There is right now this amazing little story over at the London Guardian, a fascinating item all about a group of hardy hobbyists known as "planespotters," folks whose solitary, dedicated pastime is to sit outside the various airports of the world and watch the runway action and make intricate logs and post their data and photos to planespotter Web sites. It's a bit like bird-watching, but without the chirping and the nature and with a lot more deafening engine roar and poisonous fumes.
These people, they are not spies and they are not liberals and they are not necessarily trying to reveal anything covert or ugly or illegal, but of course that is often exactly what they do, because these days, as it turns out, some of those planes these guys photograph are involved in clandestine CIA operations, in what are called "extraordinary renditions," the abduction of suspects who are taken to lands unknown so we may beat and maul and torture the living crap out of them and not be held accountable to any sort of pesky international law. Fun!
It is for us to know, to try and comprehend. The United States has the most WMD of anyone in the world. We imprison and kill more of our own citizens than any other civilized nation on the planet. We still employ horrific, napalm-like chemical weapons.
And yes, under the Bush-Cheney-Rumsfeld regime, we abuse and torture prisoners at least as horrifically as any Islamic fundamentalist, as any terrorist cell, to serve our agenda and meet our goals -- and whether you think those goals are justifiable because they contain the words "freedom" or "democracy" is, in many ways, beside the point.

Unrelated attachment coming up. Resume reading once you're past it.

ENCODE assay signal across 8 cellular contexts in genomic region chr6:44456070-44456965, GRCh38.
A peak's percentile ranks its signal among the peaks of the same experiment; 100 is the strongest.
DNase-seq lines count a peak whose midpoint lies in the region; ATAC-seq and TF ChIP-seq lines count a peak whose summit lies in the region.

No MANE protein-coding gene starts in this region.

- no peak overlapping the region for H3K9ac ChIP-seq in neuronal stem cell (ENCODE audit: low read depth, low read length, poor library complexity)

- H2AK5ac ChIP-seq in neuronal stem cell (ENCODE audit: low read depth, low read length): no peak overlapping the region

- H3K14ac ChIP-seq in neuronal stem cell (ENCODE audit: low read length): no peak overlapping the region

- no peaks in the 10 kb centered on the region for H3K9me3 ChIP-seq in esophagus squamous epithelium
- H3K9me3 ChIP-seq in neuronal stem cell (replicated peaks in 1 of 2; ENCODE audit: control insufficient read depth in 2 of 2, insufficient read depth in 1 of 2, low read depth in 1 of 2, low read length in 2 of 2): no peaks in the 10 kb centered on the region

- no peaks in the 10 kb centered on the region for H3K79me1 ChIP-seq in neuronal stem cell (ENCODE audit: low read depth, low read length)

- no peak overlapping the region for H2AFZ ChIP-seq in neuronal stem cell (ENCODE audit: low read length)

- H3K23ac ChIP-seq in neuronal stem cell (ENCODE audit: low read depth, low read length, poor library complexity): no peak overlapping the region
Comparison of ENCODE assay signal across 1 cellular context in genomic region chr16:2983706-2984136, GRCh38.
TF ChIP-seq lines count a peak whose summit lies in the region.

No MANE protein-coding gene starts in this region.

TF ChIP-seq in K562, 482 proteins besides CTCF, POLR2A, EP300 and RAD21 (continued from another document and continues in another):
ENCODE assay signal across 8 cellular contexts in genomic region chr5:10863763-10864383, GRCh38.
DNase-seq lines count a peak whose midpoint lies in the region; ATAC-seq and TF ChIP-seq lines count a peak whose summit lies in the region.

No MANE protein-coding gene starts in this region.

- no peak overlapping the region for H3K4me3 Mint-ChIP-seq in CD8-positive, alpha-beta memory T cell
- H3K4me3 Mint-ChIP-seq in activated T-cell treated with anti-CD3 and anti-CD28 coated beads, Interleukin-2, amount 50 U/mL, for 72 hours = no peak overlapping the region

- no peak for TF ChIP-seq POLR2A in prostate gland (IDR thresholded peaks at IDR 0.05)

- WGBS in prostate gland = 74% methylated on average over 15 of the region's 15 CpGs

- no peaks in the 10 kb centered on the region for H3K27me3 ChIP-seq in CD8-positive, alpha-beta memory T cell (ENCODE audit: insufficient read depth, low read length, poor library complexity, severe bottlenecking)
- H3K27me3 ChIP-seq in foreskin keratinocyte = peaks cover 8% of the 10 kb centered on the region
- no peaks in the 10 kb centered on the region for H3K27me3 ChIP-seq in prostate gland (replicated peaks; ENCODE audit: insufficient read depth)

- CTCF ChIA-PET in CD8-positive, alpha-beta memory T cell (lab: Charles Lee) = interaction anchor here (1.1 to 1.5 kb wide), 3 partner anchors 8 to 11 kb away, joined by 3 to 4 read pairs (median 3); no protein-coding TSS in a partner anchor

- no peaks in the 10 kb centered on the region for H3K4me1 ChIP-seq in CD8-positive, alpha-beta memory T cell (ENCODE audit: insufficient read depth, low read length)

Go ahead, equivocate your heart out. It is a bit like justifying known poisons in your food. Sure mercury is a known cancer-causing agent. Sure the body will recoil and soon become violently ill and die. But gosh, it sure does taste good. Shrug.
Maybe you don't care, maybe you're like Rumsfeld and Cheney and the rest who think, well sure, if they're terrorists and if they'd just as willingly suck the eyeballs out of my cat and rip out my fingernails with a pair of pliers as look at me, well, they deserve to be tortured, beaten, abused in ways you and I cannot imagine. Especially if (and this is the eternal argument) by their torture we can prevent the deaths of innocents.
Maybe you are one of these people. Eye for an eye. Water torture for an explosive device. Does this mean that you are, of course, exactly like those being tortured, willing to go to extremes to get what you want? That you are on the same level morally, energetically, politically and, like Cheney and Rumsfeld, you are dragging the nation down into a hole with you? You might think. After all, fundamentalists terrorize to further a lopsided and religious-based agenda. We torture to protect ours. Same coin, different side.
It is mandatory that we all acknowledge where we are as a nation, right now, how low we have fallen, how thuggish and heartless and internationally disrespected we have become, the ugly trajectory we are following.
Because here's the sad kicker: Torture works. It gets results. It might very well save some lives. But it also requires a moral and spiritual sacrifice the likes of which would make Bush's own Jesus recoil in absolute horror. Yet this is what's happening, right now. And our current position demands a reply to one bitter, overarching question: What sort of nation are we, really?